Makar Sankranti is a major harvest festival celebrated in various parts of India.Makar Sankranti, apart from a harvest festival is also regarded as the beginning of an auspicious phase in Indian culture. It is said as the 'holy phase of transition'. It marks the end of an inauspicious phase which according to the Hindu calendar begins around mid-December. It is believed that any auspicious and sacred ritual can be sanctified in any Hindu family, this day onwards. Scientifically, this day marks the beginning of warmer and longer days compared to the nights. In other words, Sankranti marks the termination of winter season and beginning of a new harvest or spring season.
All over the country, Makar Sankranti is observed with great fanfare. Makar Sankranti is also known as Gupi, Lohri, Pongal, Thaipusam and by other names. In Tamil Nadu, New Year begins from the date of 'Sankrat'. Different cultural people enuciate various names of 'Sankranthi'.It is 'Thai Pongal' for South Indian, 'Uttarayan' for Gujartis , 'Makar Sankranti' or 'Til Sankrant' for Norther Indians and 'Tirmauri' for Sindhis.
The day begins with the bathing rituals and worshiping Lord Surya, as the Lord Surya offers knowledge, spiritual light and wisdom, and worshiping this Lord we can come out from the dark periods of our life.
During the festival, there is usually an exchange of gifts with relatives. The festival reminds us to thank all who have contributed to our well being and of the world around us. An exuberant celebration of peace and harmony! Prayers of thanks and gratitude are offered to the Sun for a good harvest.
On this day, many pray to the deity of education (Saraswati) for clarity of mind. The festival highlights the importance of withdrawing from unethical and disturbing behavior. Students are encouraged to study science, maths, astrology and astronomy emphasizing the astronomical basis of the festival.
Kites are flown in many parts of the subcontinent. Kite flying while lot of fun to young at heart, conveys a deeper message that God is the Sutradhara -- holding the string of man. Tensions of push and pull (of life) allow the kite to fly higher. If He lets it loose, the kite cannot fly.
No festival is complete without sweets. Sankranti sweets are made of sesame seed and sugar. They represent affection and sweetness.
Different Names of Sankrant in different culture
Different states in India celebrate this day with innumerable ways depending on their various cultures.In North India, this festival is also know as 'Til Sankrant', as people enjoy eating delicious dishes like til papdi, revdi, til laddoo and other food items which are prepared from sesame. Traditional taste of Khichdi,Dahi and chivda makes this day yummy. Many believers appreciate charity a way of getting the utmost happiness, so they distribute food items like rise, cereals, clothes and important assets to poor or needy people.
If you are fond of seeing colourful skies with full of kites and echo of crowd then don't miss to see the festival of Uttarayan. Makar Sankrant is traditionally known as 'Uttarayan' in Gujarat. People of all ages willingly fly endless number of colourful kites in this day. This day is also famous in the world with the name 'Kite Festival of Gujarat'. In Uttrayan, Sun begins to move northwards which indicates the decline of winter and arrival of spring season.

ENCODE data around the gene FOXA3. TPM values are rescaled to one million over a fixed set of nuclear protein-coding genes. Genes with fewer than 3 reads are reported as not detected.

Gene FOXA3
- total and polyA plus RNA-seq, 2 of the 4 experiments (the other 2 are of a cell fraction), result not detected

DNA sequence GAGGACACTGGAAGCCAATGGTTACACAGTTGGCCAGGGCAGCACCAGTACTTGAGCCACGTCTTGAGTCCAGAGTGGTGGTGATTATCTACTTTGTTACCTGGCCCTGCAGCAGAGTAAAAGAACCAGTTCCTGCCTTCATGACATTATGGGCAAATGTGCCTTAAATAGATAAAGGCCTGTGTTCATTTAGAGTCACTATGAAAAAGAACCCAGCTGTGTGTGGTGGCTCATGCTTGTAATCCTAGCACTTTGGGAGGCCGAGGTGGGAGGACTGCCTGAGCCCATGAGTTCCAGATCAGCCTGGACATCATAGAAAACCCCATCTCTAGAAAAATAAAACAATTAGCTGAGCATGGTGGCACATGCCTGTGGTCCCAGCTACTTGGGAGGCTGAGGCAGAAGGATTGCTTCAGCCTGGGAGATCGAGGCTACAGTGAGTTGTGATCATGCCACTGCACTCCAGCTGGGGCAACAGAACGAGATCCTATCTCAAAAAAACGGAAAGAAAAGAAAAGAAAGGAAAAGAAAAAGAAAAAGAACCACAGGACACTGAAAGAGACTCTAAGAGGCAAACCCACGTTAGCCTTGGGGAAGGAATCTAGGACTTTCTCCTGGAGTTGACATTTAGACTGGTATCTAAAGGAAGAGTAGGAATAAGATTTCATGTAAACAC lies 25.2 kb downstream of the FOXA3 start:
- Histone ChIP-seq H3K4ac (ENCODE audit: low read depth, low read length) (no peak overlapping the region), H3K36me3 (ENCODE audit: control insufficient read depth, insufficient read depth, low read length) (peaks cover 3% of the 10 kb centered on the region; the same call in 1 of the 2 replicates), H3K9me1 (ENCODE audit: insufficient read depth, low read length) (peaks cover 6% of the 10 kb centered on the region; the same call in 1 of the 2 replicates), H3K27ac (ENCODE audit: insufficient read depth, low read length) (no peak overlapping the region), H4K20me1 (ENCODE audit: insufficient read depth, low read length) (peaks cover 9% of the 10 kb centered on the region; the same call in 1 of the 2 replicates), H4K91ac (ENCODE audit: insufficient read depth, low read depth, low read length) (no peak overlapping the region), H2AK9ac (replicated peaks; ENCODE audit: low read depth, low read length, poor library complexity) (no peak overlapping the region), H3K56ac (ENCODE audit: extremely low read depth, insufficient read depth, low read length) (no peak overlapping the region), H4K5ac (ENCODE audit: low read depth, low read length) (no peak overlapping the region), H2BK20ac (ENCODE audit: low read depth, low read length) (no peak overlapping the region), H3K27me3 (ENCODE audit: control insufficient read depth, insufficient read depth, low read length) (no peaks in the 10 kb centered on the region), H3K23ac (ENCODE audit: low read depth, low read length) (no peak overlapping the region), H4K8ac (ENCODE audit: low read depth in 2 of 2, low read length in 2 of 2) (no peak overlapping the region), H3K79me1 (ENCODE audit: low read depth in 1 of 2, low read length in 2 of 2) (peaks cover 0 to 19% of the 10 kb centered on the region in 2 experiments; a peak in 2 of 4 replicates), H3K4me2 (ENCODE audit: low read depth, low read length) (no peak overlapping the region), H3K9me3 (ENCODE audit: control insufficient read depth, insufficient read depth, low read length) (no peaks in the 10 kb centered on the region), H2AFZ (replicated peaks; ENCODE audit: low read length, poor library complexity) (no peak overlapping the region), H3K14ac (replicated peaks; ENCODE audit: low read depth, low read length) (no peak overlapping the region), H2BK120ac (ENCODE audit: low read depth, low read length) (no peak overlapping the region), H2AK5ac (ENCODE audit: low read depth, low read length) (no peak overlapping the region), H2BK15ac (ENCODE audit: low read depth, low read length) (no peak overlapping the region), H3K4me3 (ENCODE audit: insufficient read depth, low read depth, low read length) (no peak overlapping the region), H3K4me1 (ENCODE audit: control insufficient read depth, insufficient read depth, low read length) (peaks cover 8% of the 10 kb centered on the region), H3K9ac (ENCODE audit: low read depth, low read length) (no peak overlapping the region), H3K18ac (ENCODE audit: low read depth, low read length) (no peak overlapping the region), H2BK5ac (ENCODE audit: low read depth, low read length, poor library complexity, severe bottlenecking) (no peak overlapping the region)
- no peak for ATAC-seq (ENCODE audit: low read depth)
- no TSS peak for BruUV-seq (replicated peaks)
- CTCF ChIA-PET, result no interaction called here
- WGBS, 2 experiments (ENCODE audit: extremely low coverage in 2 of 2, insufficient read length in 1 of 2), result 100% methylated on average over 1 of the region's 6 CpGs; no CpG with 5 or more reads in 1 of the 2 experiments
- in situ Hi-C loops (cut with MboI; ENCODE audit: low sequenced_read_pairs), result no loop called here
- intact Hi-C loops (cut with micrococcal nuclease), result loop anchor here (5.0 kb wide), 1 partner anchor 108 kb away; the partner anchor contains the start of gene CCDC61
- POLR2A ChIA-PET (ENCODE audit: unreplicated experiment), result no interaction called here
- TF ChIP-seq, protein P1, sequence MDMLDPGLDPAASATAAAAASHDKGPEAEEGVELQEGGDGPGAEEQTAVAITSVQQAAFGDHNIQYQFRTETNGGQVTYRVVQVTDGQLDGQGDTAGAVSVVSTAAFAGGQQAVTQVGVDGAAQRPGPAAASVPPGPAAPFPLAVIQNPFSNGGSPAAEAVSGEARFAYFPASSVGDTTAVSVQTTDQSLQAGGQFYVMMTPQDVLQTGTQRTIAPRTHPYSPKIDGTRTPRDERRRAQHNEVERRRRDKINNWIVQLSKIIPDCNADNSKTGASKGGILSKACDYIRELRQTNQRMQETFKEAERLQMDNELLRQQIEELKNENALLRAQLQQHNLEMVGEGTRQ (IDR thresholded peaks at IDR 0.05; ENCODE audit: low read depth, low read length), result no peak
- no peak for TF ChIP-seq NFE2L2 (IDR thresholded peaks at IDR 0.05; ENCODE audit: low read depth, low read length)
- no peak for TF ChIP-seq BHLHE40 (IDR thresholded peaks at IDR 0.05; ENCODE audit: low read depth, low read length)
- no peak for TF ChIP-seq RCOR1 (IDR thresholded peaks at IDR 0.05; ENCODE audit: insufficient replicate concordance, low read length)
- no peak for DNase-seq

In Maharashtra, Marathi people recognize this occasion as the day of continuing good relationship with each other. They distribute 'tilgul' and til laddo among relatives and neighbors saying 'tilgul ghya, god god bola', means 'Partake this tilgul and speak sugary '.
South People celebrate this occasion as a 'festival of harvest' with a popular name 'Pongal' means 'boiling over'. They believe that the boiling over of milk in the clay pot denotes a great quantity of wealth at home. In fact, they cook number of luscious dishes using a vast amount of milk. In Tamil Nadu and Karnatka, South people cut harvest and offer crops to God for coming the blissful days in family.
Makar Sankranthi is 'Bhogali Bihu', a harvest festival, for people of north-east India, which is delightfully celebrated with the enjoyment of eating, and dancing in the state of Assam. Animal fights like Bird-fight, buffalo- fight are the major sights on this occasion. Gathering in a group, they melodiously play dhol, taal, papa, flute and other harmonious music instruments which really mesmerize listeners
Stories about Makar Sakranti
Apparently, Different people have different religious notions. Some Hindus opine that this special day introduced when the Lord Shiva bestowed his benisons towards his disciples and devotees on this day. Some mythologists have faith that the Sun moves to meet his son Saturn on this day. This meeting of Sun and Saturn is celebrated as 'Makar Sankranti'.
Another belief, Bhisma Pitamah in Mahabharat decided to leave his body on this day and so from that day, Sankrant is celebrated. Healthwise, this day is also very auspicious, especially to overcome skin ailments. Direct Rays of Sun on this day is very beneficial to remove deceases related to skin.